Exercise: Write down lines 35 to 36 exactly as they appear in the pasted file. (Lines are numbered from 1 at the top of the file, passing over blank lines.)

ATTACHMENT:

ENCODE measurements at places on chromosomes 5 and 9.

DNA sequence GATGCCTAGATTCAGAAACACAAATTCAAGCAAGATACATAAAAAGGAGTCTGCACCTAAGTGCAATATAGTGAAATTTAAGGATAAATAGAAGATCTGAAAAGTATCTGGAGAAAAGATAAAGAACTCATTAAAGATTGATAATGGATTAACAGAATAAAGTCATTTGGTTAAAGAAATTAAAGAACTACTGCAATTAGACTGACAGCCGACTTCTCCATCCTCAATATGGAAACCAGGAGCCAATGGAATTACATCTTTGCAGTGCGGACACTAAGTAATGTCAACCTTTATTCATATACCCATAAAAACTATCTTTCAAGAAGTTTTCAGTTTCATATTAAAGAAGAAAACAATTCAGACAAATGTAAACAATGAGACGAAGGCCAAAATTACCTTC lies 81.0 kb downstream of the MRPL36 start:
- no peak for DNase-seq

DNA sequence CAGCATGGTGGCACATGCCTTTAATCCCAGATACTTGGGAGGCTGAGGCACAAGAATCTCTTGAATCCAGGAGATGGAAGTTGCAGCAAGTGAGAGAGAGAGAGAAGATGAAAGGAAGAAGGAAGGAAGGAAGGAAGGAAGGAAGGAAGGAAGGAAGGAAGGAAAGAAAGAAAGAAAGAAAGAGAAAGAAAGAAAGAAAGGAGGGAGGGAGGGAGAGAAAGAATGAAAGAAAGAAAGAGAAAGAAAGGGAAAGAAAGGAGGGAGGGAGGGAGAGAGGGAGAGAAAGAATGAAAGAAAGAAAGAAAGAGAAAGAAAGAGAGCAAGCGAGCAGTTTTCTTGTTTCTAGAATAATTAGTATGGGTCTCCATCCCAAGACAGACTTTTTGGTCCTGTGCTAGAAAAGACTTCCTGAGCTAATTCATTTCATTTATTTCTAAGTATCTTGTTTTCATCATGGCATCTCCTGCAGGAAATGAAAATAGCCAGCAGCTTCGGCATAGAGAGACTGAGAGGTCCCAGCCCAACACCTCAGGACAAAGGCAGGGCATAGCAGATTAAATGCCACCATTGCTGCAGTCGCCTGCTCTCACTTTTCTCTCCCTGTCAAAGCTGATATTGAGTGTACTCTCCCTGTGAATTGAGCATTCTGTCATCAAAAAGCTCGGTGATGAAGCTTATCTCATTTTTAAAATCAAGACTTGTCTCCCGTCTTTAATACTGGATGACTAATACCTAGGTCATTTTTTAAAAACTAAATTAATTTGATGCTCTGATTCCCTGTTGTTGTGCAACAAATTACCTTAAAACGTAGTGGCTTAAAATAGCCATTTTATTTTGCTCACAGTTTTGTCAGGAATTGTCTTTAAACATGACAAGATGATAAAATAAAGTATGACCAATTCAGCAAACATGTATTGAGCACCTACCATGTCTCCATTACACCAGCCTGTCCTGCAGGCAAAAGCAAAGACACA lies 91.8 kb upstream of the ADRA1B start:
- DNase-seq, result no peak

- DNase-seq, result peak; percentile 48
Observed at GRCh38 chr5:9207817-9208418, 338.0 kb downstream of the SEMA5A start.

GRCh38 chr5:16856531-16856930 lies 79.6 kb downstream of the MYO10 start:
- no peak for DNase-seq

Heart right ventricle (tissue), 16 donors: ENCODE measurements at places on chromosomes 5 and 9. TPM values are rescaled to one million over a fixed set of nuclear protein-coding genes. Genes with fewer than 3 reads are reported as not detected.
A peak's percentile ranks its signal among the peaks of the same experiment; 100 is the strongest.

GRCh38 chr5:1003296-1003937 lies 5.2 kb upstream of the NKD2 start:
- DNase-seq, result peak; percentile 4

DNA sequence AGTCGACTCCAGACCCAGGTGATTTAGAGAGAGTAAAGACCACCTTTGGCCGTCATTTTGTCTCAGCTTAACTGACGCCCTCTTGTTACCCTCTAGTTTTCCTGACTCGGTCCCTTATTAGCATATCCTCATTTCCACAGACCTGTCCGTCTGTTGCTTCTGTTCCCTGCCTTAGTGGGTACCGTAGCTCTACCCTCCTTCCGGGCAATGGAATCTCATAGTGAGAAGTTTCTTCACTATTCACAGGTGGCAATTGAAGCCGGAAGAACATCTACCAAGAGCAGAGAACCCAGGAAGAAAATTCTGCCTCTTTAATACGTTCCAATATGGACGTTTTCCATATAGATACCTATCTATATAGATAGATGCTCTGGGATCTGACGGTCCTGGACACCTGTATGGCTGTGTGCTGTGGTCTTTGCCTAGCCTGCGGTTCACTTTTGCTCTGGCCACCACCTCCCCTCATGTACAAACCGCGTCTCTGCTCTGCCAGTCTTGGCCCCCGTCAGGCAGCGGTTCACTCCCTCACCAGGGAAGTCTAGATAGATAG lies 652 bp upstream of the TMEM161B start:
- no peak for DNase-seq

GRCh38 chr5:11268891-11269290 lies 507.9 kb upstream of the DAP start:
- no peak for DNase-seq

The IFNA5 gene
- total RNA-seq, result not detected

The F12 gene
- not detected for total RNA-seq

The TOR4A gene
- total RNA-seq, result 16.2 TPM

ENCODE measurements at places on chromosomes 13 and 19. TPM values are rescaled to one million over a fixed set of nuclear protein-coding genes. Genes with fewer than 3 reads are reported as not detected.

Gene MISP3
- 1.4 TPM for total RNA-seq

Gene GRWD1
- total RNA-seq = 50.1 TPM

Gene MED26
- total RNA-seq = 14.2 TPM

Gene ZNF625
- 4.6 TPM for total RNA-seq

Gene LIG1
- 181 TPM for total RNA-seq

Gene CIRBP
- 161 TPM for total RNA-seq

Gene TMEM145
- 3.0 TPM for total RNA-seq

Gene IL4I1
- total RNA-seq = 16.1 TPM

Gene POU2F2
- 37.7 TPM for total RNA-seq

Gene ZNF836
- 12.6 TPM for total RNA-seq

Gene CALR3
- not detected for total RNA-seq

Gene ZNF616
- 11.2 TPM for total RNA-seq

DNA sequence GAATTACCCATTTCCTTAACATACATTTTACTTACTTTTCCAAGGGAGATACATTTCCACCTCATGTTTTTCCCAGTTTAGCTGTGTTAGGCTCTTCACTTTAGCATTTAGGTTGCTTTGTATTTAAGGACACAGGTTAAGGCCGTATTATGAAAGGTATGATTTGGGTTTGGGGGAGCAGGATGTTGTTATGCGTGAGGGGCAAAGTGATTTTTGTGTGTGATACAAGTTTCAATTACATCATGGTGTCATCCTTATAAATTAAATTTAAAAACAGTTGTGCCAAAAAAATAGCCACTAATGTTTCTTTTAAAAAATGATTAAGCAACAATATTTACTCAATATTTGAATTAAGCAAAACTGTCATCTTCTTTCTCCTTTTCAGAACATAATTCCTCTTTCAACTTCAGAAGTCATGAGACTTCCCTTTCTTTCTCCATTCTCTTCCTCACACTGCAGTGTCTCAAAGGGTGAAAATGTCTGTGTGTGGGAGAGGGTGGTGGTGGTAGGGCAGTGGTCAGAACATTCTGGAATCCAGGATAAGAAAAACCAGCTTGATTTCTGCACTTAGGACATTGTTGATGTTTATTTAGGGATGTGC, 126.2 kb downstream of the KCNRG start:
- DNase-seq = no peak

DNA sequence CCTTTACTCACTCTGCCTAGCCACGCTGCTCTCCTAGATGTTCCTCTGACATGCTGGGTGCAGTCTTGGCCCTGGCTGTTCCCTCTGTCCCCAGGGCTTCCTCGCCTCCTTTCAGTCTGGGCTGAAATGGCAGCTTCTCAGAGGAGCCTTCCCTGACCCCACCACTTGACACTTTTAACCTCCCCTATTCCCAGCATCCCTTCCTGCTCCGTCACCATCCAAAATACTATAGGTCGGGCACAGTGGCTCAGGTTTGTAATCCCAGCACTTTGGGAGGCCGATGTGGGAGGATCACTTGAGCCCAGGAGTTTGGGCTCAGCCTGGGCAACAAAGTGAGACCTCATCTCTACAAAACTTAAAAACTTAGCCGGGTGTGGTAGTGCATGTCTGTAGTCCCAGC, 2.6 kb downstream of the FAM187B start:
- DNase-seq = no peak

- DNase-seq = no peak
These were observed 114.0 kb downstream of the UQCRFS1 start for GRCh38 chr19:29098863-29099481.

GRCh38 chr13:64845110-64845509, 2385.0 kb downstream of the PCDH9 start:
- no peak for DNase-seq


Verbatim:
Gene CIRBP
- 161 TPM for total RNA-seq